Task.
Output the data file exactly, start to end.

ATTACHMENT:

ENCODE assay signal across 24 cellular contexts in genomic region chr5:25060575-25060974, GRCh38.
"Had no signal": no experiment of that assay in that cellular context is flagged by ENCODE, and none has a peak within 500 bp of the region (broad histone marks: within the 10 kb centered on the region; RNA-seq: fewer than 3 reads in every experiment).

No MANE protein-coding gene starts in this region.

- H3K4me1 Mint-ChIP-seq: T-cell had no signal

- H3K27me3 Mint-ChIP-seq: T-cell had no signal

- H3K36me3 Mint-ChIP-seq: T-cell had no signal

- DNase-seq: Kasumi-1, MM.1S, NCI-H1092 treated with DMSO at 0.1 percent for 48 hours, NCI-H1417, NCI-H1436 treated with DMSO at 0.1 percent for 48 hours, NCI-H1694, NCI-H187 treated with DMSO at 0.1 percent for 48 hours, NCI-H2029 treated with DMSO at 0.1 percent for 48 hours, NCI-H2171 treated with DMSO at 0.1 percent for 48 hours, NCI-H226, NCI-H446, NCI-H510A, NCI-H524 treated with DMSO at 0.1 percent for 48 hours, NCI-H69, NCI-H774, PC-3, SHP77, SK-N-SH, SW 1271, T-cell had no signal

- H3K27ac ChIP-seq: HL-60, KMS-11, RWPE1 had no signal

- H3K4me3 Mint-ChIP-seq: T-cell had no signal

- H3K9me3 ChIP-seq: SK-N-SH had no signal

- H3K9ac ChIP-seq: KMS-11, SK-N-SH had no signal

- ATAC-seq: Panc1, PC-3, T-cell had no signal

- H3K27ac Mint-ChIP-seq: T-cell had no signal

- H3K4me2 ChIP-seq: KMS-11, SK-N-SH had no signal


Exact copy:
ENCODE assay signal across 24 cellular contexts in genomic region chr5:25060575-25060974, GRCh38.
"Had no signal": no experiment of that assay in that cellular context is flagged by ENCODE, and none has a peak within 500 bp of the region (broad histone marks: within the 10 kb centered on the region; RNA-seq: fewer than 3 reads in every experiment).

No MANE protein-coding gene starts in this region.

- H3K4me1 Mint-ChIP-seq: T-cell had no signal

- H3K27me3 Mint-ChIP-seq: T-cell had no signal

- H3K36me3 Mint-ChIP-seq: T-cell had no signal

- DNase-seq: Kasumi-1, MM.1S, NCI-H1092 treated with DMSO at 0.1 percent for 48 hours, NCI-H1417, NCI-H1436 treated with DMSO at 0.1 percent for 48 hours, NCI-H1694, NCI-H187 treated with DMSO at 0.1 percent for 48 hours, NCI-H2029 treated with DMSO at 0.1 percent for 48 hours, NCI-H2171 treated with DMSO at 0.1 percent for 48 hours, NCI-H226, NCI-H446, NCI-H510A, NCI-H524 treated with DMSO at 0.1 percent for 48 hours, NCI-H69, NCI-H774, PC-3, SHP77, SK-N-SH, SW 1271, T-cell had no signal

- H3K27ac ChIP-seq: HL-60, KMS-11, RWPE1 had no signal

- H3K4me3 Mint-ChIP-seq: T-cell had no signal

- H3K9me3 ChIP-seq: SK-N-SH had no signal

- H3K9ac ChIP-seq: KMS-11, SK-N-SH had no signal

- ATAC-seq: Panc1, PC-3, T-cell had no signal

- H3K27ac Mint-ChIP-seq: T-cell had no signal

- H3K4me2 ChIP-seq: KMS-11, SK-N-SH had no signal